CORVALLIS - A $4 million gift from Oregon State University alumnus Ken Austin and his wife, Joan, (pronounced JO-ANNE) will make OSU one of the first universities in the U.S. to establish a residential learning program focused on starting up, incubating and spinning off successful new companies founded by students.

The gift from the Austins, an entrepreneurial couple who co-own one of Oregon's most successful companies, Newberg-based dental equipment manufacturer A-dec, Inc., will also enable the state to release $14 million in state bond funding to renovate aging Weatherford Hall, a majestic campus dormitory with a colorful history that has stood empty awaiting repairs for almost a decade.

The new program in entrepreneurship, to be housed in the renovated residence hall, will bring students, professors and visiting business leaders together in a live-in setting designed to catalyze new business ventures started by students who have a penchant for entrepreneurial endeavors.

The residential element will offer students the chance to pursue their business ventures "24/7" - an experience most entrepreneurs say is a key to early success.

Officials say the learning environment will be far richer than standard classroom settings because visiting professors, executives, and the program's director will reside in apartments within the building, which will enhance synergy and communication.

Intended to stimulate economic growth and create new jobs in Oregon and the Pacific Northwest, the program will be administered by the OSU College of Business and will draw top students from other OSU colleges, including Engineering, Forestry, Pharmacy and others, said Sabah Randhawa, interim dean of the OSU College of Business.

"This new program very intentionally creates a unique learning environment at OSU where cross-disciplinary new venture teams can live, learn, work and create together," Randhawa said. "Although it will focus initially on business and engineering students, we ultimately want students from many disciplines to participate in order to provide a creative, diverse atmosphere where entrepreneurial ideas will become tomorrow's new companies - with guidance from seasoned entrepreneurs and visiting professors."

Ron Adams, dean of the OSU College of Engineering and a strong advocate of academia working closely with businesses to develop mutually beneficial relationships, says the new program is all about economic impact.

"This is an ideal marriage of business with engineering and other disciplines because it will create new jobs here in Oregon and beyond," Adams said. "Michael Dell founded Dell Computer Corporation in a college dorm room. The next Dell could be launched here at Oregon State, in this new facility."

Although renovation of Weatherford Hall will not be complete until the fall of 2004, the first class of entrepreneurial students will enroll and begin coursework in fall 2003, Randhawa said.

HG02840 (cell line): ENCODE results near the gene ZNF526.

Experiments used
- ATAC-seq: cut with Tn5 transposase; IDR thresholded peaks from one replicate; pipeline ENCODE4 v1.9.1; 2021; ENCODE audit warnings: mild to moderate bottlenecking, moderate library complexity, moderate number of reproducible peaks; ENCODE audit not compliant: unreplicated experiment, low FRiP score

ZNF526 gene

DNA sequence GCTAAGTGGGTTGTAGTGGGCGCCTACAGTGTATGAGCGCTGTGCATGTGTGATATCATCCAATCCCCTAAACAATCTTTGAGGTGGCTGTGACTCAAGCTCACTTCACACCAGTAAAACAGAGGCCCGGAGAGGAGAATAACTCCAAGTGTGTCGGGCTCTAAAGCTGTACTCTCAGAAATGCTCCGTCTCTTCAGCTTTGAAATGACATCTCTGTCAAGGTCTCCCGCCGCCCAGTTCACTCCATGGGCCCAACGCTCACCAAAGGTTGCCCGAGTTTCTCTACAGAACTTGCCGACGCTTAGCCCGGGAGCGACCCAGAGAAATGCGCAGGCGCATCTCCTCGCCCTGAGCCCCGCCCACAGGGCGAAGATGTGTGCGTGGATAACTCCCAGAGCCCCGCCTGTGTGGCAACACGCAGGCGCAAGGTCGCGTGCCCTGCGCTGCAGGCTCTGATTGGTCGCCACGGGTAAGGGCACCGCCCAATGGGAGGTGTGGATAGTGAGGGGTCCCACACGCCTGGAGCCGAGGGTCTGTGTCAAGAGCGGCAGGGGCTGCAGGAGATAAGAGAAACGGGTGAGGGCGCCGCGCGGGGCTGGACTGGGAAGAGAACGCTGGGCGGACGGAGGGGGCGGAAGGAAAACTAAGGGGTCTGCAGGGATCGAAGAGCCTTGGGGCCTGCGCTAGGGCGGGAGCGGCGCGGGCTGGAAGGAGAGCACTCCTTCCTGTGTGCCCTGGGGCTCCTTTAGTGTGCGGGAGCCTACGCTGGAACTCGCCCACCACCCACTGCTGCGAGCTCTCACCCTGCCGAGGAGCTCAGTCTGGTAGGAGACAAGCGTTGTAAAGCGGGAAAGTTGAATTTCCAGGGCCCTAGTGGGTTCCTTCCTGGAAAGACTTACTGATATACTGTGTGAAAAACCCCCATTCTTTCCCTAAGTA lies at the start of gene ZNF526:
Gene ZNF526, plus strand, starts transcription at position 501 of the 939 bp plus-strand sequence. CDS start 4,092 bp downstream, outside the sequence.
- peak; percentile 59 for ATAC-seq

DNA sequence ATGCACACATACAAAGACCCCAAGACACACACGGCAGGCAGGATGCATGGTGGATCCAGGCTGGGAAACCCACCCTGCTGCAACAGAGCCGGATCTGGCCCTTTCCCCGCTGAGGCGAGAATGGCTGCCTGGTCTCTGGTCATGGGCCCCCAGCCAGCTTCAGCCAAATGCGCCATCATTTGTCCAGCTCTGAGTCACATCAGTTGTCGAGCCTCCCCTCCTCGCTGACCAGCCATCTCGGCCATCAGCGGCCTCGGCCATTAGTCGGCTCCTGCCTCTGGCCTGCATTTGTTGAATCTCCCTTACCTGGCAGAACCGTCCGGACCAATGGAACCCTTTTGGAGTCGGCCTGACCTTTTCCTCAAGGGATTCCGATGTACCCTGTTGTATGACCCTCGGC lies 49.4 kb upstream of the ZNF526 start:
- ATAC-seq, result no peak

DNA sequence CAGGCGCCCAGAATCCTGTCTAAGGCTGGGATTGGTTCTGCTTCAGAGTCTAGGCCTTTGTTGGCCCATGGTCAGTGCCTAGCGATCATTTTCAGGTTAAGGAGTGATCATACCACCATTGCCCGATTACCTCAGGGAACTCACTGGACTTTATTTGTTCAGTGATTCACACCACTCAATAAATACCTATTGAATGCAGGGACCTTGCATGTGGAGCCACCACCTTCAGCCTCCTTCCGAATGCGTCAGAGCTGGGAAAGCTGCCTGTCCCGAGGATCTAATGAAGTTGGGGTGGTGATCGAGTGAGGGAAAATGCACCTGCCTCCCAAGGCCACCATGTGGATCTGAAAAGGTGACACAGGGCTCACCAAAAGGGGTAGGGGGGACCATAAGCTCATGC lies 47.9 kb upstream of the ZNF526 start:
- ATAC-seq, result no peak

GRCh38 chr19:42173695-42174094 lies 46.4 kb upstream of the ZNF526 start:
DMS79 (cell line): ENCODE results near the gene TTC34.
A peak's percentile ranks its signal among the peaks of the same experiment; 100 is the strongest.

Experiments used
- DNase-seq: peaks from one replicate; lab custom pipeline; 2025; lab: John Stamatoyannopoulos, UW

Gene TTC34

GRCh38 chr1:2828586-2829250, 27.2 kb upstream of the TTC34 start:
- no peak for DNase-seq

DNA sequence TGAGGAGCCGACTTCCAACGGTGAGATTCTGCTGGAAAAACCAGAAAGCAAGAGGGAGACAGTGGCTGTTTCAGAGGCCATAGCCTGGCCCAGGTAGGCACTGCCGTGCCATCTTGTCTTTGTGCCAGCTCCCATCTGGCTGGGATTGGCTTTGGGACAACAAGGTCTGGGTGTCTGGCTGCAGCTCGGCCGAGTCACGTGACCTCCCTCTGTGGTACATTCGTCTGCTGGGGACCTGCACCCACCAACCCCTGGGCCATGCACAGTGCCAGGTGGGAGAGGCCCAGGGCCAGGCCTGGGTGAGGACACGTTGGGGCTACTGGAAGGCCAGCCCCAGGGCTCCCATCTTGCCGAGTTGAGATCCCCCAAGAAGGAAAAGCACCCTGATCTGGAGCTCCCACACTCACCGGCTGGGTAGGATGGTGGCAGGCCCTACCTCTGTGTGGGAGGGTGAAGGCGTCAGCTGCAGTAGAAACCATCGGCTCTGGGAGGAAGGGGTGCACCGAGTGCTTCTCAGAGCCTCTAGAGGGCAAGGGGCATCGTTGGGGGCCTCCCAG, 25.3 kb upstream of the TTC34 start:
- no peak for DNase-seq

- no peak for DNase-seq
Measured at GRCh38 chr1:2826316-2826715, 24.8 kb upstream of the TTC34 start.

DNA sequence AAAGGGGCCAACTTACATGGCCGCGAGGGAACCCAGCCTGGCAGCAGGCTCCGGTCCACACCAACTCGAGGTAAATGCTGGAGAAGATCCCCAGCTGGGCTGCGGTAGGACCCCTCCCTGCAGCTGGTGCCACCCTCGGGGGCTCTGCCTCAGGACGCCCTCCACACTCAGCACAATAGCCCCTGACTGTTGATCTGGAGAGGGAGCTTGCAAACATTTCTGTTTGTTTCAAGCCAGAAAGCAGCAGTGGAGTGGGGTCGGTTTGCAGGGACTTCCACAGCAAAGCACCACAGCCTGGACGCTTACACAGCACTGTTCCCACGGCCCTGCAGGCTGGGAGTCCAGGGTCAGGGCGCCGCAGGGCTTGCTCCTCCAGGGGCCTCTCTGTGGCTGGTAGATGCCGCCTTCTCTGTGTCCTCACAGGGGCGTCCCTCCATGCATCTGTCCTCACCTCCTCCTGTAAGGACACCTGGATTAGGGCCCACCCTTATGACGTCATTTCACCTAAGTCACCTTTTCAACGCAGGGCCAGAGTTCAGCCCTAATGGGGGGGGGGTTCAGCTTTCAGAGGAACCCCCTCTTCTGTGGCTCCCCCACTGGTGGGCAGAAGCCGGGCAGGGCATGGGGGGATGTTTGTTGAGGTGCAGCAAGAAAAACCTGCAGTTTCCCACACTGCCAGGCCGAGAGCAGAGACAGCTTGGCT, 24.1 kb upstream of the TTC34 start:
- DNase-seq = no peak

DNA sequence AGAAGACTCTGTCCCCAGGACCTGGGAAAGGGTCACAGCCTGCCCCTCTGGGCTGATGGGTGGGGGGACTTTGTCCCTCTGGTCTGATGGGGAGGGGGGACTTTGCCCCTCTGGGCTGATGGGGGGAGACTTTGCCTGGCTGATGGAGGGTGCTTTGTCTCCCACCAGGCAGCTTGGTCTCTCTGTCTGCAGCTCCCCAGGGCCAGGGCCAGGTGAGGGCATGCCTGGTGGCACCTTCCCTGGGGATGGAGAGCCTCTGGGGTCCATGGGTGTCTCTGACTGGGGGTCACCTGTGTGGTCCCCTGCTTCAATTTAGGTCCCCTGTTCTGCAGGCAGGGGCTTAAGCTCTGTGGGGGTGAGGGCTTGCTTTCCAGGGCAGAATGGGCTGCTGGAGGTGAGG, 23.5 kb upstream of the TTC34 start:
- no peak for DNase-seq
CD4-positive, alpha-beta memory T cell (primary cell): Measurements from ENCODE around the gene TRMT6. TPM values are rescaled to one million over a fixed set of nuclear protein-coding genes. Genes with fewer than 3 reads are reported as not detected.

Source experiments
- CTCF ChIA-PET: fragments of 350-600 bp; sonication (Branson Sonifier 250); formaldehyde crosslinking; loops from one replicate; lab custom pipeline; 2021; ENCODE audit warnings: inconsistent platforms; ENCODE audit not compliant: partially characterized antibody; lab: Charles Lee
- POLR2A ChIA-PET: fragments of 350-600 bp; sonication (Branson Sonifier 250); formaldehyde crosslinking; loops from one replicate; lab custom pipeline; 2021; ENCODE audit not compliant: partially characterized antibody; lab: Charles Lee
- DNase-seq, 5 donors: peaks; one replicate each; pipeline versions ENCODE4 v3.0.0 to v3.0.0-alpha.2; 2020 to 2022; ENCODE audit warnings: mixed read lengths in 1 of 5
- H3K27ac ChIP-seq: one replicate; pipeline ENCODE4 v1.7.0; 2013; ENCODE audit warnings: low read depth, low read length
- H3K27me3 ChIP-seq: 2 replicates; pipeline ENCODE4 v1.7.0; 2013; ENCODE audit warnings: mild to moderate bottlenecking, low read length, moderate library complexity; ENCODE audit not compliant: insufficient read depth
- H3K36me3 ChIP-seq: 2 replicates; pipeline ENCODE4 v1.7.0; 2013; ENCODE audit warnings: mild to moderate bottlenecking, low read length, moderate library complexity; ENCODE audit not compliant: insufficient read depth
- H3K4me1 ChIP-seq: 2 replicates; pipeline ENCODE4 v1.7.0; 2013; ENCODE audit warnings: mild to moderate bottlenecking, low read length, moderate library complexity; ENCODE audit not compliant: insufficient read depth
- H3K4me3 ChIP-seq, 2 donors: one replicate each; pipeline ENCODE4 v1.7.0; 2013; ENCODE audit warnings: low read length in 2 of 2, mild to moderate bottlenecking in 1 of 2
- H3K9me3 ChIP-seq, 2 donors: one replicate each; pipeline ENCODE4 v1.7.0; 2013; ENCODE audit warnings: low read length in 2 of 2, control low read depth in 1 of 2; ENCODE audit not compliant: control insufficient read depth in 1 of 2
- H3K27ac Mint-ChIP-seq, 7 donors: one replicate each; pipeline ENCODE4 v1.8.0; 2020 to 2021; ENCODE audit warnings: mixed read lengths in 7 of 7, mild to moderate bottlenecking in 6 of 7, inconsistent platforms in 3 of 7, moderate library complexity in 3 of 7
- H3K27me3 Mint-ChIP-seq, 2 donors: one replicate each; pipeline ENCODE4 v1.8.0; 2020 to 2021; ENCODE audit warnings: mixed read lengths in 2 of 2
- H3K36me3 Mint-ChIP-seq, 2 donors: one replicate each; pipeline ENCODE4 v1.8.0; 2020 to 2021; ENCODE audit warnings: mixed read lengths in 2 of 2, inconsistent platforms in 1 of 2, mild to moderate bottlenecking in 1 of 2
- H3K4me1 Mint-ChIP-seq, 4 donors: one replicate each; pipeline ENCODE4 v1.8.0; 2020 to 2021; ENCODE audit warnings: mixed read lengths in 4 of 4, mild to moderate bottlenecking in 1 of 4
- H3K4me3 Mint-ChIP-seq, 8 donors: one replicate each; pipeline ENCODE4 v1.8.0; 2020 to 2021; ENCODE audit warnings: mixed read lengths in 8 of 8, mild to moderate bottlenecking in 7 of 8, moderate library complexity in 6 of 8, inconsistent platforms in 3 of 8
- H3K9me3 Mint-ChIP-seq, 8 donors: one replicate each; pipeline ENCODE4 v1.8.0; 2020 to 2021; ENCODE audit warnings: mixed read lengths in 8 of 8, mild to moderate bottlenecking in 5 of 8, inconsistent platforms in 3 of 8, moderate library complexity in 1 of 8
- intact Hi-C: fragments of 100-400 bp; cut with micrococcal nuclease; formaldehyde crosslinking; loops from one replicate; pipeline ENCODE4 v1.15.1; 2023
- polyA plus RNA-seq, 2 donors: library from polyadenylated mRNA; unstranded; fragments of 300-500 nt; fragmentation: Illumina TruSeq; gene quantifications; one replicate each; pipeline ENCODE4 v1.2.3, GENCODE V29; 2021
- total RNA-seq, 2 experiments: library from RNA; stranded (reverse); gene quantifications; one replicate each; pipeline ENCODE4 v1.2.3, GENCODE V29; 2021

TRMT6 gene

In addition to single-, double- and triple-occupancy residence hall rooms that will accommodate 285 students, the renovated Weatherford Hall will feature a cyber-café, business incubator spaces, a library, seminar rooms, and five apartments to house visiting faculty and business leaders who will come to campus to offer seminars, guest lectures, and ongoing courses about how to turn new ideas into successful business ventures. The new program is has already drawing interest from business leaders. Bernie Newcomb, E*Trade co-founder and OSU College of Business alumnus, has agreed to fund the program's cyber café. Silicon Valley venture capitalist Walter Kortschak and Portland business leaders Craig Berkman, Jim B. Johnson, James Winters, Allen Alley and others have expressed support for the new program and interest in helping teach student entrepreneurs.

"I look forward to personally participating as a visiting entrepreneur when it opens and to seeing the innovative new companies that emerge," said Alley, CEO of Pixelworks, Inc. "This program definitely puts OSU at the cutting edge nationally in the development of the next generation of business leaders."

The Austins, whose company employs nearly 1,000 people, said they were inspired to give to save Weatherford Hall, a "grand old landmark at OSU that needs to be preserved," and to help give young people the opportunity to follow their dreams.

"Through our involvement, we want to encourage young potential entrepreneurs to pursue their passions as we have done," Joan Austin said. "After watching the success of the Austin Family Business Program at OSU, we feel this new enterprise can add so much to the educational experience of students."

The Austins funded the Austin Family Business Program at the College of Business in 1985. At the time, it was only the second such program in the country to focus specifically on the needs of family-owned businesses. The new entrepreneurship program in Weatherford Hall will link to the Austin Family Business Program.

"Ninety to 95 percent of all businesses in the state of Oregon are family-owned," noted Ken Austin. "By encouraging entrepreneurs and aiding them in the success of their businesses, the students, the university and the state of Oregon will all be winners."

The Austins, who have also made major contributions toward other OSU projects, including the Austin Auditorium in the LaSells Stewart Center, the CH2M HILL Alumni Center, the Valley Library renovation, and many OSU programs, will be honored at a 10:30 a.m. public ceremony at The Governor Hotel in Portland on Dec. 13, and then tour Weatherford Hall with students and faculty.

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Ron Adams, 541-737-3101